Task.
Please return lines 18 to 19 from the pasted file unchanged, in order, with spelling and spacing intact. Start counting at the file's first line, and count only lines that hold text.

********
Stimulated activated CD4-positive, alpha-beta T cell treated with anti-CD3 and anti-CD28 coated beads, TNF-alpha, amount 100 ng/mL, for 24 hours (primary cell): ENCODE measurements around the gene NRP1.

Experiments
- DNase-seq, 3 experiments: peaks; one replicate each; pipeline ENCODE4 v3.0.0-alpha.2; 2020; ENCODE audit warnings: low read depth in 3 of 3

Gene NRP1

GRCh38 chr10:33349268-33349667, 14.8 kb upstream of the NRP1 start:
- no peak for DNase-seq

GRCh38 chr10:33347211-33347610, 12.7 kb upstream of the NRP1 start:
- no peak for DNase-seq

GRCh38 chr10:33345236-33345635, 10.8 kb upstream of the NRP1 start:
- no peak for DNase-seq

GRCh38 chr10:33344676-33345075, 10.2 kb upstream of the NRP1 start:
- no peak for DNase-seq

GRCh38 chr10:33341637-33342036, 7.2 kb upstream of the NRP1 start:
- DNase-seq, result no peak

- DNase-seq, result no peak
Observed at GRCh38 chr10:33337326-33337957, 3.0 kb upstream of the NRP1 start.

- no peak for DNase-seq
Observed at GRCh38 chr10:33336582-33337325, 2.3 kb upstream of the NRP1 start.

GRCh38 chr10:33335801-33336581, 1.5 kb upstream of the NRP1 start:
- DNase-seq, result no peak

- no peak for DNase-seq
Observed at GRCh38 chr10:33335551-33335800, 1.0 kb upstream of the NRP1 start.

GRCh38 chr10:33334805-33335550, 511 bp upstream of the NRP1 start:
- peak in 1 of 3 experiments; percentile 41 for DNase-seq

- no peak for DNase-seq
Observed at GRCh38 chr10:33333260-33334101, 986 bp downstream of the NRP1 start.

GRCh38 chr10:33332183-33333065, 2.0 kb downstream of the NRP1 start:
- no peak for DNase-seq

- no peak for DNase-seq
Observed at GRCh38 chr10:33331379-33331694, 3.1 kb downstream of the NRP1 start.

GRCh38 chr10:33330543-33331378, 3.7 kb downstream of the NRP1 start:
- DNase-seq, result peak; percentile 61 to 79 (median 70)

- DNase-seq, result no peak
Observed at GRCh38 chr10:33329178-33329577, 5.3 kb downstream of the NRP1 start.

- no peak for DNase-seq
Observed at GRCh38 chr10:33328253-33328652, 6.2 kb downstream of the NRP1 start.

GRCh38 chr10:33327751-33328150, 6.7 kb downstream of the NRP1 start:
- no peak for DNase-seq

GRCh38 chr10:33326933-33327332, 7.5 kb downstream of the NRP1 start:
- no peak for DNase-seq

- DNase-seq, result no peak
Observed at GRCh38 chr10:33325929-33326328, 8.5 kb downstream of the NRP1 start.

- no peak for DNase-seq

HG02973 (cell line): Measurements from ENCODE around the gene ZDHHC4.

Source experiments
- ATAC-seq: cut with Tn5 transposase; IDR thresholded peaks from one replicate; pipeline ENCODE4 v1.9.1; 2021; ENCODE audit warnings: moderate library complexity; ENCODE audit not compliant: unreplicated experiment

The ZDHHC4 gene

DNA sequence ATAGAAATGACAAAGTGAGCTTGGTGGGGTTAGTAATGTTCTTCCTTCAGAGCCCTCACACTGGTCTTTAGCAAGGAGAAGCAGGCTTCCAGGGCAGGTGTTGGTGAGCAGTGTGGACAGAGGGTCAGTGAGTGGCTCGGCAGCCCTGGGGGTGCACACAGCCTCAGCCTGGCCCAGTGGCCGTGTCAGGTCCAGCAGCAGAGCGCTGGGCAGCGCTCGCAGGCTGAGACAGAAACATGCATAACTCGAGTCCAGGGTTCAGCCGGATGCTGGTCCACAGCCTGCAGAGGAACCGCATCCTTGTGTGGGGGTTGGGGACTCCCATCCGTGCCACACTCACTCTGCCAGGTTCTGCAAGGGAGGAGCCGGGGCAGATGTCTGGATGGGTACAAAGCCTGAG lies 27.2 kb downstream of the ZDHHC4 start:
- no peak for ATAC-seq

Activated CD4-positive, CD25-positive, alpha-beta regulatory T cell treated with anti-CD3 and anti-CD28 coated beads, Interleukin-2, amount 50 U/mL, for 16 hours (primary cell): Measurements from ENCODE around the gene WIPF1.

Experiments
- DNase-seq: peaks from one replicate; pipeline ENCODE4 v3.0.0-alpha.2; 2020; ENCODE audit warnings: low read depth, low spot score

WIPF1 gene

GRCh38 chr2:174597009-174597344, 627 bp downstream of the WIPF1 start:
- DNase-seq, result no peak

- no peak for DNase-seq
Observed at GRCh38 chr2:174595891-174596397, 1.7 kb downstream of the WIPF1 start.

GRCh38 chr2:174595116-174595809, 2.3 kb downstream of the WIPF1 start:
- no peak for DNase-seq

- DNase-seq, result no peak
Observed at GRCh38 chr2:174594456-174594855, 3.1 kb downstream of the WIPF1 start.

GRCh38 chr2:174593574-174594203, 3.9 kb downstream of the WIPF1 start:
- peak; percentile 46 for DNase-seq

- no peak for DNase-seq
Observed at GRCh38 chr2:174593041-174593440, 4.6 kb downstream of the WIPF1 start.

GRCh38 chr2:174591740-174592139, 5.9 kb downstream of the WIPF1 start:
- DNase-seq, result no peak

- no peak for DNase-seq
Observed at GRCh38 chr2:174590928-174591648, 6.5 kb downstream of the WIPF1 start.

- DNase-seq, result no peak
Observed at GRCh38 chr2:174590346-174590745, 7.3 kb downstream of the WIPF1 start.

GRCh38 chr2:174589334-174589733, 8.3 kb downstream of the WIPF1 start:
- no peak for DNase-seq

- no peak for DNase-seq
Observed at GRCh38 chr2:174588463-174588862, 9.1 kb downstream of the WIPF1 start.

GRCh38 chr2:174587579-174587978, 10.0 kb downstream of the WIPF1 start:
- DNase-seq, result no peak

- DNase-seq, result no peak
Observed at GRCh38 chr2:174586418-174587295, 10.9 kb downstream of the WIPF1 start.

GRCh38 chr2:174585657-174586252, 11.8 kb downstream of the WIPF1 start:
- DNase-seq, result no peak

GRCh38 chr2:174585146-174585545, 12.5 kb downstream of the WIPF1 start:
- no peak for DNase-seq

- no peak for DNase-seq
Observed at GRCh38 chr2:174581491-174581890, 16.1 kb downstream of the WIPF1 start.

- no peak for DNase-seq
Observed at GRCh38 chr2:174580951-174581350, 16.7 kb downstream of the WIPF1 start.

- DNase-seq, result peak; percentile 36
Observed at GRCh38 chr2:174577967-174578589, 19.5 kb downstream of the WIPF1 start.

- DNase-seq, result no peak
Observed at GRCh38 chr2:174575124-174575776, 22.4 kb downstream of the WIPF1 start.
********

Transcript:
Observed at GRCh38 chr10:33336582-33337325, 2.3 kb upstream of the NRP1 start.

GRCh38 chr10:33335801-33336581, 1.5 kb upstream of the NRP1 start: